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Did Apple almost buy Tesla Motors?

Computing giant Apple may have discussed a possible acquisition of Tesla Motors last fall, according to a report. How might Apple give Tesla Motors a boost?

Kim Kyung-Hoon/Reuters/File
Visitors look at Tesla Motors' Model S P85 at its showroom in Beijing. Tesla Motors stores have more than a hint of Apple about them, Ingram writes, unsurprising since Tesla's stores were the brainchild of former Apple employee George Blankenship.

On Wednesday, Tesla will report its full-year financial results for 2013, a year in which it seems to have sold more than 20,000 Model S electric luxury sedans.

It's an impressive figure for the startup electric automaker, and enough to make you wonder what Tesla could achieve with one of the world's largest companies behind it.

According to the San Francisco Chronicle (via MacRumors), a source close to technology firm Apple suggests the computing giant may already have talked about acquisitions with the Palo Alto-based automaker. (ALSO SEE: Fisker Assets Sold For $149 Million To Wanxiang, Chinese Parts Maker)

The source claims that Adrian Perica, Apple's mergers and acquisitions chief, spoke with Tesla CEO Elon Musk last fall.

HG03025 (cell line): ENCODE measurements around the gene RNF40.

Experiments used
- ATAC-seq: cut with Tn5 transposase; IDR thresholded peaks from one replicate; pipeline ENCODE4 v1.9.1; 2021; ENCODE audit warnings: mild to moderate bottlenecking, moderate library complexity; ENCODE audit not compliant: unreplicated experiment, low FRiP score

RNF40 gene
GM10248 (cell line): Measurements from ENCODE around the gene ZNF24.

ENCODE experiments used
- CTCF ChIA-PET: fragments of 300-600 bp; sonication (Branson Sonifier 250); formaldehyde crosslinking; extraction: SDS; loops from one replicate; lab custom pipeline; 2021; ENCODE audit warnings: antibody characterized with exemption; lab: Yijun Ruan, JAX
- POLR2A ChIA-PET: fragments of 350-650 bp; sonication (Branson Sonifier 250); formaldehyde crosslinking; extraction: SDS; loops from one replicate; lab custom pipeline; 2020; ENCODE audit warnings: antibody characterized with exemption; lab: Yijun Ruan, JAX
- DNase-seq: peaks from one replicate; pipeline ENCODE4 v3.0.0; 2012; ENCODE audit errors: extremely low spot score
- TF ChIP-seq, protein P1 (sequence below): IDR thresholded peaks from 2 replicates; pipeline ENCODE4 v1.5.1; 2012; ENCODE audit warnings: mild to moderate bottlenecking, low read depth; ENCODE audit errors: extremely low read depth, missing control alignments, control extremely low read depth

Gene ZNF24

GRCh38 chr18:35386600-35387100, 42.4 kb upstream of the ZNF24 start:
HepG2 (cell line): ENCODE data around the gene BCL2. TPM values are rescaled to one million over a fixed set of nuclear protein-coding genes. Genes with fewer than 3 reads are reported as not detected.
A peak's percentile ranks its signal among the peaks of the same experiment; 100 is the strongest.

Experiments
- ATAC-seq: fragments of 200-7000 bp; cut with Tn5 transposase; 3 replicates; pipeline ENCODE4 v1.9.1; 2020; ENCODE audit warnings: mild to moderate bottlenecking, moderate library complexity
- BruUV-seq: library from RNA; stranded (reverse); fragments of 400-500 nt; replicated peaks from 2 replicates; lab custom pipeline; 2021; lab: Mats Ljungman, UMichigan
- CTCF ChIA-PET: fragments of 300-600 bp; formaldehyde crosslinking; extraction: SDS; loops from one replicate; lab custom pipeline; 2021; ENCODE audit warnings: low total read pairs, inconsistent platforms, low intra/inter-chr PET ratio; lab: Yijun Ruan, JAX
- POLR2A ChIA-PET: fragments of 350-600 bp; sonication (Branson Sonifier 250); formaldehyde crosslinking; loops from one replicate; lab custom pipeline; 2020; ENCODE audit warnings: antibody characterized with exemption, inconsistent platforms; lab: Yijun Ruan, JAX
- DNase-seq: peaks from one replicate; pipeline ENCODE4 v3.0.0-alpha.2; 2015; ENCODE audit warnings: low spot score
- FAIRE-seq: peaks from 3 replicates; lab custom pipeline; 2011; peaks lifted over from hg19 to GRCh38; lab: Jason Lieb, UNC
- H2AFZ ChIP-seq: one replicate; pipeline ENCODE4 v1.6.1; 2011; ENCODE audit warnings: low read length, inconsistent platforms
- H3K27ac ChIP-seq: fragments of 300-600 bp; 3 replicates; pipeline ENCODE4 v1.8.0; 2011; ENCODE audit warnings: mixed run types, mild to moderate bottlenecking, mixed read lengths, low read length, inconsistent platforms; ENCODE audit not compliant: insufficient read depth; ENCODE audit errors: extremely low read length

Around this time, some industry analysts were suggesting that Apple should acquire the electric car maker.

Another analyst says the meeting was more likely a way of discussing iOS integration into Tesla's vehicles--though why Apple would send its acquisitions chief for such a meeting is less clear.

Also unclear is whether any Apple-Tesla deal would be a takeover or merely a partnership.

While Apple is among the richest companies on earth, Tesla's stock market flotation has allowed the firm to raise significant capital itself. Sales of the Model S are also going well, and the automaker is yet to fully launch in China, where the market potential is huge. (DON'T MISS: Did You Know There's Now A 'Tesla Lifestyle?' Neither Did We)

Apple backing would provide extra financial security though. Both companies also seem to complement each other, too--strong brand loyalty, innovative products, a user-friendly design and the all-important "want one" factor that spurs sales.

Tesla's stores have more than a hint of Apple about them--unsurprising, since until his departure last year, Tesla's stores were the brainchild of ex-Apple man George Blankenship.

Predictably, both companies have declined to comment on the rumors.

Was the Tesla-Apple meeting last year simply a discussion of future in-car functions? Or is Apple first in line for a potential Tesla takeover? 

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